Has anyone in the firm gotten sick?

Thankfully, I haven’t heard of any who’s gotten COVID. Mabuti na lang (Thank goodness).

How about depression? Has HR had to help employees with that?

I haven’t heard of anyone suffering from depression because of isolation or anything like that.

Bong Recio at his office desk in Makati City, pre-COVID-19

Maybe because you’re friendly and accessible.

Haha! I don’t know about that. Some have decided to go back to their hometowns because, like us, they figured, why do they have to keep on paying rent? They don’t have to go to the office anyway. So a few of them decided to go back home to the province and continue working from there. They have family there, so they’re not isolated.

So, no signs of depression. That’s great. Others I’ve spoken to say it’s an issue.

So far as I know, no one.

Must be your weekly messages!

I like to think the Monday messages help. I like to think they look forward to it, to see what Bong has to say this time. I think it’s done some good.

I agree, I agree. I know how you write, how you joke and send doodles. You are so cool! I would be so happy to receive such messages; they would mean a big deal to me.

Thank you.

Last time, we spoke primarily about succession and raising Rchitects’ next generation of leaders. Succession isn’t something one thinks about right now, no?

I know, I know. I know. Really. Just staying alive is one big challenge in itself.

Have you lost work?

Like most everybody else, business has been a challenge. Like everybody else, projects were stopped. A couple of months after lockdown, some came back on stream again, thankfully. Some new ones came in also, but not nearly enough to pre-lockdown level. The challenge, of course, was to keep the firm afloat and make sure everybody still had a job. We have not laid off people. This is the worst time to lose a job because you won’t find a job anywhere else.

How about clients who don’t pay?

For a while, yes. It’s a chain reaction, eh, Judith. With everything that’s happening in the world, it’s a chain reaction. Office buildings, let’s say, don’t have as many parties interested in getting spaces there. So the financial numbers are no longer the same as when they started.

How do you handle conversations with clients about payment?

I just have to be very kulit (persistent, steadfast) about collections.

You are makulit (tireless, tenacious)?

Yes. You have to be. If you’re not, clients will feel you’re not that interested in making the collection. But if you’re makulit, they know you’re serious.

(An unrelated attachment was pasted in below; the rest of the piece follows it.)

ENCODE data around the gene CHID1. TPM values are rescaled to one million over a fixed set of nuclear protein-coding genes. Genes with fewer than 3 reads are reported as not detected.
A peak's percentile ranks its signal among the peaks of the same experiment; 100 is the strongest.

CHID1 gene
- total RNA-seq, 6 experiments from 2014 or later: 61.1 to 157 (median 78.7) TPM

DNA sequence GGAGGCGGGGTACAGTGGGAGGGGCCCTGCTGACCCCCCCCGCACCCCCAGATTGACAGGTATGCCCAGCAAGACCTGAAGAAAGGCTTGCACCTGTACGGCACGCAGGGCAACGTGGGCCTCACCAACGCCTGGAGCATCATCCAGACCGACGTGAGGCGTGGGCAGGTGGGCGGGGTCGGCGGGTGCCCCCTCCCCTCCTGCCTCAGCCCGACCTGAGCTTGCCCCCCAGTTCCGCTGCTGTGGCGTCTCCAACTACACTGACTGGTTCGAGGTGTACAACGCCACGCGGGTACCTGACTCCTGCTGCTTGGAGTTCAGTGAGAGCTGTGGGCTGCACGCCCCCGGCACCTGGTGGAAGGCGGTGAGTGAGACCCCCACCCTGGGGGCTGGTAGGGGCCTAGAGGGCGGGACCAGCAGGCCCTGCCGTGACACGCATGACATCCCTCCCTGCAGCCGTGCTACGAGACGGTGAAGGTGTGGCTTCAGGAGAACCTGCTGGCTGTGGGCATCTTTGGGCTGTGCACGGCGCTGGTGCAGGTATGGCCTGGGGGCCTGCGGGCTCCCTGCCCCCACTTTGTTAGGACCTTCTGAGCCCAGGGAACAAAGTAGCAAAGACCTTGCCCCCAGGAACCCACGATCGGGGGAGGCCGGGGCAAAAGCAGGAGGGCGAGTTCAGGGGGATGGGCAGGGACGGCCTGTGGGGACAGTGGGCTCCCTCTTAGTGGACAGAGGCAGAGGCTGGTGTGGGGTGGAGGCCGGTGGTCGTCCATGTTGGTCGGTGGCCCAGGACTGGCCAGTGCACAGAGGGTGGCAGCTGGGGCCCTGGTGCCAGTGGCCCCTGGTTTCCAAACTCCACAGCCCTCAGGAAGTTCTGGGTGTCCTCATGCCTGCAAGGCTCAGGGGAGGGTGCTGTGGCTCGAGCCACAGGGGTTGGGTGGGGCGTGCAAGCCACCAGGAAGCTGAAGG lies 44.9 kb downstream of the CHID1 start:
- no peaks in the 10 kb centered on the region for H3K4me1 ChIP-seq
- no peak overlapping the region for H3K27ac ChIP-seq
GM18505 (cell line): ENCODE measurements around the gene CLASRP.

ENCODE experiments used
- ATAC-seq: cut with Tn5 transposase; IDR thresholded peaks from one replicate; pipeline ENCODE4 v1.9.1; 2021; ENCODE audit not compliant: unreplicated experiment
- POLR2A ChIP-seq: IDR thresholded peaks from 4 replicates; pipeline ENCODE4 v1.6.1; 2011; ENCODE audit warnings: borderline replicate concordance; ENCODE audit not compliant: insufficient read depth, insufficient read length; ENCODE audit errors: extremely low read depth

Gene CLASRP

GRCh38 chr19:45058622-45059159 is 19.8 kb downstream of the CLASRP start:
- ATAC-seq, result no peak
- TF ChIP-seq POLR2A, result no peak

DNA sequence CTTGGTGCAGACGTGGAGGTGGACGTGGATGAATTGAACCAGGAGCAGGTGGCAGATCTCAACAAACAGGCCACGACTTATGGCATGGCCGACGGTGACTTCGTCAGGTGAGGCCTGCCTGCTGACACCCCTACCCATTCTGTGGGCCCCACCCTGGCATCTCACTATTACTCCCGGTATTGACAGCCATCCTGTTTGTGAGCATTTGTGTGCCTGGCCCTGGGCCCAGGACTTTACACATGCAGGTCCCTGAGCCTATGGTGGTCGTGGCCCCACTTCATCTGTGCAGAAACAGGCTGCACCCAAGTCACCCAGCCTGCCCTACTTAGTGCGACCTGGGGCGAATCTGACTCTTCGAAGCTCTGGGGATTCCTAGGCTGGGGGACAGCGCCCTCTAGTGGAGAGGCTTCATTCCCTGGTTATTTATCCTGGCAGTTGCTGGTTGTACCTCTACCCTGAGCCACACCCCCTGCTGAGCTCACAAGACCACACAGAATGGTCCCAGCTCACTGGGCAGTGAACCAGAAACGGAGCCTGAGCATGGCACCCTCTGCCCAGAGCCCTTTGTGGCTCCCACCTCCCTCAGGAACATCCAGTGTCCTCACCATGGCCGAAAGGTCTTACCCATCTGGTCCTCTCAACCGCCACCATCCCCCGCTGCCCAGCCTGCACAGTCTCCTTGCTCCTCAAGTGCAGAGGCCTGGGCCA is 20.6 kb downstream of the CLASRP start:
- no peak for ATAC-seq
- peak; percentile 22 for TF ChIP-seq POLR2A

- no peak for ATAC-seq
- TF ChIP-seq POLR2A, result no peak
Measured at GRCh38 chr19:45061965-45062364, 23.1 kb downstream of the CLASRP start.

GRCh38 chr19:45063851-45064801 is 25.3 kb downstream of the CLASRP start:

When clients say they’re having a hard time too, how do you respond?

I understand. But when clients say that, they give me a timeline. They say, “Can you give us another month?” So after a month, I send them a reminder. It’s not an open-ended thing where they say, “Sorry, we cannot pay you,” and that’s it.

Some will say, “Can we stagger the payments?” That works for us. We had one client that did that early on. “Bong, we cannot give you the full payment now because we are also affected. Can we pay you staggered?” and then, they give us the schedule. Sure enough, according to schedule, we get partial payments. “And if things normalize and things get back on track, then we will pay in full whatever was the balance.” And that has already happened with two clients. You really need to be on top of things to make sure the collections come in.

Does this mean you are even more makulit now than before?

Yes. For projects that have been put on hold, let’s say we’ve completed DD, the design development phase, then we get paid until the DD phase, but we cannot collect or move forward until the project gets back on track again.

What is it that your clients are on the lookout for?

Construction cost, the market, sales. If the market has started responding again. Sales of condos, for example. Are people interested in spending again to buy property?

That’s true of the middle-class market, don’t you think? Because if you had a deep pocket, this would be a great time to buy. Isn’t it a buyer’s market now?

Yes, yes, yes, yes, I would think so. Once construction was allowed, the luxury projects went back on track again, like Park Central of Ayala has continued. We are working on a project for Shangri-La, the Aurelia in The Fort. Those are luxury residences; they’re back on track again. Many of these were pre-sold before the pandemic. So, except for the lockdown, work is uninterrupted.

Five years ago, you also discussed balancing the desire to reward people with guarding the firm’s financial security, doing salary reviews every six months, and assessing people against a matrix for upward movement.

That’s all out the window for now.

Construction has slowly resumed for some of the city’s residential high rises and major infrastructure projects. Image from Unsplash, JC Gellidon

2020 has not been a year for bonuses, huh?

Yeah, even overtime. If you want to work overtime, that would be great, but we’re not paying for overtime.

Who explains these matters to the employees?

HR does that, with a push from me also. I think Filipinos realize, and not just us, it’s the whole world—they see what’s going on. Some are just thankful they still have work. We’ve had two resignations, young guys. One of them was going to help out at the family business.

You can make 2021?